There are few female professors of Mass Communication in Nigeria really doing well in the discipline. They have made their marks in various ways and have become inspirational models to numerous upcoming scholars in the country. But to achieve the remarkable feat of becoming a professor in a region where women are not usually encouraged to go to school is what makes this story exceptional. For Prof. Ladi Sandra Adamu to become the first professor of broadcast journalism from the northern part of the country means she is truly noteworthy. With the unbundling of Mass Communication into seven new programmes, Prof. Adamu’s area of specialization has made her one of the most sought-after communication scholars in Nigeria.
Prof. Adamu started from somewhere and she never tells her story without referring to the Nigerian Army especially for playing a huge role in the successes she has recorded in life. In a chat with The Nation newspaper, Prof. Adamu gave a bit of her growing up and how the Nigerian Army impacted her life. As a young lady growing up, she had lost her father, Adamu Pankshin, who died as a soldier in the line of duty. The late Pankshin was better known to many old time soldiers as Sgt Major Adamu Pankshin, and he had made history as the first Nigerian to become a Regimental Sergeant Major of the Nigerian Army Corps of Engineers in Kaduna.
For his military exploits, Prof. Adamu’s father became the first soldier ever to be honoured with a song by renowned Hausa praise singer, Mamman Shata. He was also one of the best (British) trained soldiers in the Nigerian Army during his time. He was also believed to have impacted positively on the lives of many of his colleagues and subordinates. He was one of the pioneer hands of the Engineering Corps of the Nigerian Army as we have it today. He greatly influenced his daughter’s growing up. “He was a legend and my mentor. I wish he was alive to witness my achievements,” Prof. Adamu said.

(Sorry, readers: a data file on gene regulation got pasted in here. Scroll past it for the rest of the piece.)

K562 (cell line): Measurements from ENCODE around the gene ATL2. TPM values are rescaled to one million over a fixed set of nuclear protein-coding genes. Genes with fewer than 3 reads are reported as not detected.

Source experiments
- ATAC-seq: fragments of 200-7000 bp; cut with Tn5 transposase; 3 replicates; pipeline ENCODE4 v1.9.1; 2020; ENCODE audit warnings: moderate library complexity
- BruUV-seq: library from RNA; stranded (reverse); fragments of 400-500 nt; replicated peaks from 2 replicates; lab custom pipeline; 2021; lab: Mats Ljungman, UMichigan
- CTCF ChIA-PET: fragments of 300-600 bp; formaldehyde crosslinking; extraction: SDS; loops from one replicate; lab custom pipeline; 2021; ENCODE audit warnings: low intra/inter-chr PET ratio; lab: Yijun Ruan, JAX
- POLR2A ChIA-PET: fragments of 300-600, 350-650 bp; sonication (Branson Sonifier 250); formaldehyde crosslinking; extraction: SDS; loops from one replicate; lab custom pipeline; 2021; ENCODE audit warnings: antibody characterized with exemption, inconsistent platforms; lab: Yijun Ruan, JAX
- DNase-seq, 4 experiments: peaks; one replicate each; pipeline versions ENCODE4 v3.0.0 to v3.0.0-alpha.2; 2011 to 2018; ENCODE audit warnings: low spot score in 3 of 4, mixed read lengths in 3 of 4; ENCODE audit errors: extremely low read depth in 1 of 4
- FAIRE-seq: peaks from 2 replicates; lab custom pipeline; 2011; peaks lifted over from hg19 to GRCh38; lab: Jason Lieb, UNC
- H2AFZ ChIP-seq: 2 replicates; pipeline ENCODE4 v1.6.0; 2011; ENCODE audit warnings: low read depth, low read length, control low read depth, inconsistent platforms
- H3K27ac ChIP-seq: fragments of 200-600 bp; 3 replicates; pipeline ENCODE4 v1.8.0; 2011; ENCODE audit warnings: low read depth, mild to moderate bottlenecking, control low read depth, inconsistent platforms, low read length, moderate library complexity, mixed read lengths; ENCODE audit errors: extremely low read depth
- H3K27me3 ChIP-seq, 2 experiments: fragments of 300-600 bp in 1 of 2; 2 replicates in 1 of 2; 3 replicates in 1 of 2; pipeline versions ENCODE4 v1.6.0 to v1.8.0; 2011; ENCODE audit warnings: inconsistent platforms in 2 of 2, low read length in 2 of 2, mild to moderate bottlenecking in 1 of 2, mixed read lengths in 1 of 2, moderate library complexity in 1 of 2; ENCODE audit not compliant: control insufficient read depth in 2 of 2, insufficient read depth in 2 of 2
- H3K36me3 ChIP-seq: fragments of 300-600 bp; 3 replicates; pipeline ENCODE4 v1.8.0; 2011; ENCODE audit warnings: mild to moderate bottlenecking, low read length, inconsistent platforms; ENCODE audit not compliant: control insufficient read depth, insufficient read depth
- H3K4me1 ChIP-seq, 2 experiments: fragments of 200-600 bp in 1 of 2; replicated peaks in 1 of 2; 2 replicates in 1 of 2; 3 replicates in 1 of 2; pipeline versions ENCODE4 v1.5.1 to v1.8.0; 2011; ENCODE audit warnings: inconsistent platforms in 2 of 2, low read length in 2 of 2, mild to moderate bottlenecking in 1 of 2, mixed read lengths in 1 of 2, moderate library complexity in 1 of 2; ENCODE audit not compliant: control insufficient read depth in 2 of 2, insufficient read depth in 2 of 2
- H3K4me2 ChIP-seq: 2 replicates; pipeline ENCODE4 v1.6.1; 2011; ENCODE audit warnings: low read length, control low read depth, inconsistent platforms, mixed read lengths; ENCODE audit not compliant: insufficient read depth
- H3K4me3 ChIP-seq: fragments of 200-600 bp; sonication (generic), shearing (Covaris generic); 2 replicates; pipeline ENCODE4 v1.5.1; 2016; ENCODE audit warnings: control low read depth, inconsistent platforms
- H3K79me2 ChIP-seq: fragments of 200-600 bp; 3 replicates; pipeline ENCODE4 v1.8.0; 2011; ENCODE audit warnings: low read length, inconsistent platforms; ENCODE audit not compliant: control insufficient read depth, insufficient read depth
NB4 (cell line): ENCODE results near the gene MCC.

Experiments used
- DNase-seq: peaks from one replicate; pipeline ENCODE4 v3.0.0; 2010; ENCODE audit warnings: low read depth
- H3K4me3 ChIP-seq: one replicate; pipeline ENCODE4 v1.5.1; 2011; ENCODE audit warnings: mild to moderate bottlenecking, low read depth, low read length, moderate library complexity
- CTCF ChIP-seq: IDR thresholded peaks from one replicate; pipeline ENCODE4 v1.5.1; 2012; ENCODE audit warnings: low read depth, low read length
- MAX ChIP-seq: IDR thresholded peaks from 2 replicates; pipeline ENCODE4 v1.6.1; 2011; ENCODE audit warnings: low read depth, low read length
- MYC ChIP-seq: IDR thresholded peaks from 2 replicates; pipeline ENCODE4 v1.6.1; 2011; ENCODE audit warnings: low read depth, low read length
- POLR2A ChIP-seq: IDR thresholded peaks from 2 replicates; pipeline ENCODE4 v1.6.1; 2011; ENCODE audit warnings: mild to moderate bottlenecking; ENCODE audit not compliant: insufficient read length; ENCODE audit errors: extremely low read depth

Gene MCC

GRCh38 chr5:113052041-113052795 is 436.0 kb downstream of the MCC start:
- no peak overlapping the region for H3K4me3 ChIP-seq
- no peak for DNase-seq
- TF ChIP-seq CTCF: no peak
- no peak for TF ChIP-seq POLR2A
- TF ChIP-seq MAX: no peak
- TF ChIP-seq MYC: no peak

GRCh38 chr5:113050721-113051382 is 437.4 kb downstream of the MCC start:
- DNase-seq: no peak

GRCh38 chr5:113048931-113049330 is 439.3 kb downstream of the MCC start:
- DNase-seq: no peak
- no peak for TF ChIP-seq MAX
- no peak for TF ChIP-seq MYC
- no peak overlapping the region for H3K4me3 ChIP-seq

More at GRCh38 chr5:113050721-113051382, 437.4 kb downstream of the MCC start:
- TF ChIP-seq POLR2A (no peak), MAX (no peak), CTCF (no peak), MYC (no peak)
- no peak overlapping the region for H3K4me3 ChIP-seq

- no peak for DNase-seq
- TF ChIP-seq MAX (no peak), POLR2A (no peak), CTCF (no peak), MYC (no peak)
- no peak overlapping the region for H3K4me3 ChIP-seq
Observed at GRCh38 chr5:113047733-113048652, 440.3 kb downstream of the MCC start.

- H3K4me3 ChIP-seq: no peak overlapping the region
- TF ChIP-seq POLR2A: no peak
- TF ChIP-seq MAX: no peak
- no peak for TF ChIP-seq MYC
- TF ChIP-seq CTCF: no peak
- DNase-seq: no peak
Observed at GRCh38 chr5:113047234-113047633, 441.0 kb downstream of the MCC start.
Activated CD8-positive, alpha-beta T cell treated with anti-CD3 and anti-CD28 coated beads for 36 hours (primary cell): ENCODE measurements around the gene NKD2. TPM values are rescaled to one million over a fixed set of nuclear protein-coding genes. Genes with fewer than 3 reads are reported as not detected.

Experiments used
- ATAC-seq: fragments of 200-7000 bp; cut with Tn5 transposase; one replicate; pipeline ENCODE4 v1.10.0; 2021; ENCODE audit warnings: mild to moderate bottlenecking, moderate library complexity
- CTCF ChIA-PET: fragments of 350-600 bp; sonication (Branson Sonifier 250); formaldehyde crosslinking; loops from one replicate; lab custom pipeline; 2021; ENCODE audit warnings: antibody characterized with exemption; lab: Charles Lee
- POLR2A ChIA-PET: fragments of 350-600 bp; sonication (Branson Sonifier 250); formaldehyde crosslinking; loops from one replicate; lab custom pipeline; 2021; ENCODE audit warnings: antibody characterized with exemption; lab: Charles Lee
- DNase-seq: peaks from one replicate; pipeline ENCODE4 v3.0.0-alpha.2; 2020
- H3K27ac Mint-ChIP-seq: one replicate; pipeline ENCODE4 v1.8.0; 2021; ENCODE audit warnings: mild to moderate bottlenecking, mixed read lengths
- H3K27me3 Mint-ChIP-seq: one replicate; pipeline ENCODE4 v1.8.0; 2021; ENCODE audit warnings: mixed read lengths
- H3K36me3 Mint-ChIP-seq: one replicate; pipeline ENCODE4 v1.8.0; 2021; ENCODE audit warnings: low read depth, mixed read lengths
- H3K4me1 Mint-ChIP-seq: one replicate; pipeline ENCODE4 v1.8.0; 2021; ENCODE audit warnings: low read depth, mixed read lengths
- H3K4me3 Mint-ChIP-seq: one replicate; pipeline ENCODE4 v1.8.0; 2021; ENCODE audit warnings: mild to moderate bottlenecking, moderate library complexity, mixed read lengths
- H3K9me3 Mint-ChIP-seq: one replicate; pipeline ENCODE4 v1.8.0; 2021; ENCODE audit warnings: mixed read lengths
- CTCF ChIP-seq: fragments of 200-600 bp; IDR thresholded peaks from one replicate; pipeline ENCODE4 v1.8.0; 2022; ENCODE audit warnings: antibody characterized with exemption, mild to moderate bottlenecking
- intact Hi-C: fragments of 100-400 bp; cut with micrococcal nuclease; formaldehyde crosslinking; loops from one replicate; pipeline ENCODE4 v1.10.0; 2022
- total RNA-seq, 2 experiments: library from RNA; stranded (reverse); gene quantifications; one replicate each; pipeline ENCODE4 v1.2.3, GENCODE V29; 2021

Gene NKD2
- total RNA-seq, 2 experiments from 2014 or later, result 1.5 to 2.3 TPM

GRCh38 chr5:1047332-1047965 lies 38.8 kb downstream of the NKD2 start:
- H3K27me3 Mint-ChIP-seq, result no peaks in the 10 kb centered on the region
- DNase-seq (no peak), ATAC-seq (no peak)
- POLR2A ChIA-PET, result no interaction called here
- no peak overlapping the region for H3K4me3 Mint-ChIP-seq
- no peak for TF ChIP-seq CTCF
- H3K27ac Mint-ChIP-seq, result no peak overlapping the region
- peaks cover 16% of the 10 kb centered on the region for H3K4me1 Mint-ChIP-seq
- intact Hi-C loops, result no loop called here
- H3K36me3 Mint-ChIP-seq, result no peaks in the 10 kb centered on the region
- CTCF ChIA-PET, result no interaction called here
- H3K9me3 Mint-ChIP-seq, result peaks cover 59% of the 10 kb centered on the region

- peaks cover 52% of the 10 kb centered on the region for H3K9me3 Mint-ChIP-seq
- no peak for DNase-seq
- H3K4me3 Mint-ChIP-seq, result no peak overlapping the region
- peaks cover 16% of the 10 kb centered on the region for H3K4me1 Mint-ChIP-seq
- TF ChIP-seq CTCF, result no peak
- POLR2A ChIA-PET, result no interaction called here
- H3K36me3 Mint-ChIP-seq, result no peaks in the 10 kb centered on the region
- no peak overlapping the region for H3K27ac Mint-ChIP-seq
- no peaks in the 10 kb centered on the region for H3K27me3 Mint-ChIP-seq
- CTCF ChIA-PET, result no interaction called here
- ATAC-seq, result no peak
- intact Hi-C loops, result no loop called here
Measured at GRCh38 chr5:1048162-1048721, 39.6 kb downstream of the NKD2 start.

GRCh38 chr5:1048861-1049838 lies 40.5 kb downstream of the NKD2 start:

Prof. Adamu had her primary education at Army Children School, New Cantonment in Ribadu Barracks, Kaduna. She had her secondary education at Queen Amina College, Kaduna. She has a bachelor’s degree in Broadcast Journalism (specializing in radio and television) from Columbia College, Hollywood, and a master’s degree in film/script writing from the Loyola Marymount University, Los Angeles. She became an Associate Professor of Mass Communication at Ahmadu Bello University (ABU) Zaria in 2014 and was later made a full professor years later but backadated to October 2017. She has several publications in local and international journals.
Prof. Adamu’s dedication and passion for her job have made her different among other female communication scholars in the country. She is today northern Nigeria’s first female professor of broadcasting. While speaking about this unique achievement in a chat with The Nation, Prof. Adamu said; “When I began my education, I never thought that one day, I would become the first professor of broadcasting in Northern Nigeria. I didn’t know that I would make or break any academic record in that field of study or write my name in gold as reported by the broadcast stations.